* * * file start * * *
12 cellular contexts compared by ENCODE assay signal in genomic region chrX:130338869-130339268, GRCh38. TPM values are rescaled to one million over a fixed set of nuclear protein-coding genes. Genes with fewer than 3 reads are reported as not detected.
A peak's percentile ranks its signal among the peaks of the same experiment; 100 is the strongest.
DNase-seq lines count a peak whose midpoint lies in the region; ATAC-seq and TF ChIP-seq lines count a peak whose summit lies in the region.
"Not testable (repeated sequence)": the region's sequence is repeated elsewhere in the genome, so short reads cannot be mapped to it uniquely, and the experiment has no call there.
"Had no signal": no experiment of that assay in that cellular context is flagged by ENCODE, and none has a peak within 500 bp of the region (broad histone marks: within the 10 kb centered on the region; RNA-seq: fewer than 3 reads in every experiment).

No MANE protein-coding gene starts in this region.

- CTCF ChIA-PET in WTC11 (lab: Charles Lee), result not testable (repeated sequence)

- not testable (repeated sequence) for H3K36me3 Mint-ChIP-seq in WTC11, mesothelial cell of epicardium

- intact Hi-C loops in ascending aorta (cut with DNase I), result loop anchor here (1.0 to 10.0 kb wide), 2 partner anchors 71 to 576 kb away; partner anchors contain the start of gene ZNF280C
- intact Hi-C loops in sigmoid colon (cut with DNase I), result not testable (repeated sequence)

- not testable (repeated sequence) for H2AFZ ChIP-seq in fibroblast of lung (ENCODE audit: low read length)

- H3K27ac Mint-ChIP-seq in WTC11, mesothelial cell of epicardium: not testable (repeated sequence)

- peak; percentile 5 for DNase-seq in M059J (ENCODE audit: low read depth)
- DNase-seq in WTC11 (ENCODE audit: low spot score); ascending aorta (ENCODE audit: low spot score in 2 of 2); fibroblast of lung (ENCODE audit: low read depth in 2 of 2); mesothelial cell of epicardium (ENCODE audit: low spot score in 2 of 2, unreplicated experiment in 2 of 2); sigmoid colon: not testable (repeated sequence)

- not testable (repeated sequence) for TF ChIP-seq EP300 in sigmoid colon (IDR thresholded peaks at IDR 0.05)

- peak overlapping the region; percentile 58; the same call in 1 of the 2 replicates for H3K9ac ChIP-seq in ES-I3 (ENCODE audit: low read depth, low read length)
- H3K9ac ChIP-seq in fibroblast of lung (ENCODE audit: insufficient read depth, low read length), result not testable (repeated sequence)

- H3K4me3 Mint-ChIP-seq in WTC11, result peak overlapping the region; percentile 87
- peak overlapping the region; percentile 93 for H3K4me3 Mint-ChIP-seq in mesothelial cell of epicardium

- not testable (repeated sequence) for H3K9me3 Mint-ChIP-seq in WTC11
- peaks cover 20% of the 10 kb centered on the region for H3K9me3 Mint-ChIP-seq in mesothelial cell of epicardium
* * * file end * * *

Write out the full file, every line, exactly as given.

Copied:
12 cellular contexts compared by ENCODE assay signal in genomic region chrX:130338869-130339268, GRCh38. TPM values are rescaled to one million over a fixed set of nuclear protein-coding genes. Genes with fewer than 3 reads are reported as not detected.
A peak's percentile ranks its signal among the peaks of the same experiment; 100 is the strongest.
DNase-seq lines count a peak whose midpoint lies in the region; ATAC-seq and TF ChIP-seq lines count a peak whose summit lies in the region.
"Not testable (repeated sequence)": the region's sequence is repeated elsewhere in the genome, so short reads cannot be mapped to it uniquely, and the experiment has no call there.
"Had no signal": no experiment of that assay in that cellular context is flagged by ENCODE, and none has a peak within 500 bp of the region (broad histone marks: within the 10 kb centered on the region; RNA-seq: fewer than 3 reads in every experiment).

No MANE protein-coding gene starts in this region.

- CTCF ChIA-PET in WTC11 (lab: Charles Lee), result not testable (repeated sequence)

- not testable (repeated sequence) for H3K36me3 Mint-ChIP-seq in WTC11, mesothelial cell of epicardium

- intact Hi-C loops in ascending aorta (cut with DNase I), result loop anchor here (1.0 to 10.0 kb wide), 2 partner anchors 71 to 576 kb away; partner anchors contain the start of gene ZNF280C
- intact Hi-C loops in sigmoid colon (cut with DNase I), result not testable (repeated sequence)

- not testable (repeated sequence) for H2AFZ ChIP-seq in fibroblast of lung (ENCODE audit: low read length)

- H3K27ac Mint-ChIP-seq in WTC11, mesothelial cell of epicardium: not testable (repeated sequence)

- peak; percentile 5 for DNase-seq in M059J (ENCODE audit: low read depth)
- DNase-seq in WTC11 (ENCODE audit: low spot score); ascending aorta (ENCODE audit: low spot score in 2 of 2); fibroblast of lung (ENCODE audit: low read depth in 2 of 2); mesothelial cell of epicardium (ENCODE audit: low spot score in 2 of 2, unreplicated experiment in 2 of 2); sigmoid colon: not testable (repeated sequence)

- not testable (repeated sequence) for TF ChIP-seq EP300 in sigmoid colon (IDR thresholded peaks at IDR 0.05)

- peak overlapping the region; percentile 58; the same call in 1 of the 2 replicates for H3K9ac ChIP-seq in ES-I3 (ENCODE audit: low read depth, low read length)
- H3K9ac ChIP-seq in fibroblast of lung (ENCODE audit: insufficient read depth, low read length), result not testable (repeated sequence)

- H3K4me3 Mint-ChIP-seq in WTC11, result peak overlapping the region; percentile 87
- peak overlapping the region; percentile 93 for H3K4me3 Mint-ChIP-seq in mesothelial cell of epicardium

- not testable (repeated sequence) for H3K9me3 Mint-ChIP-seq in WTC11
- peaks cover 20% of the 10 kb centered on the region for H3K9me3 Mint-ChIP-seq in mesothelial cell of epicardium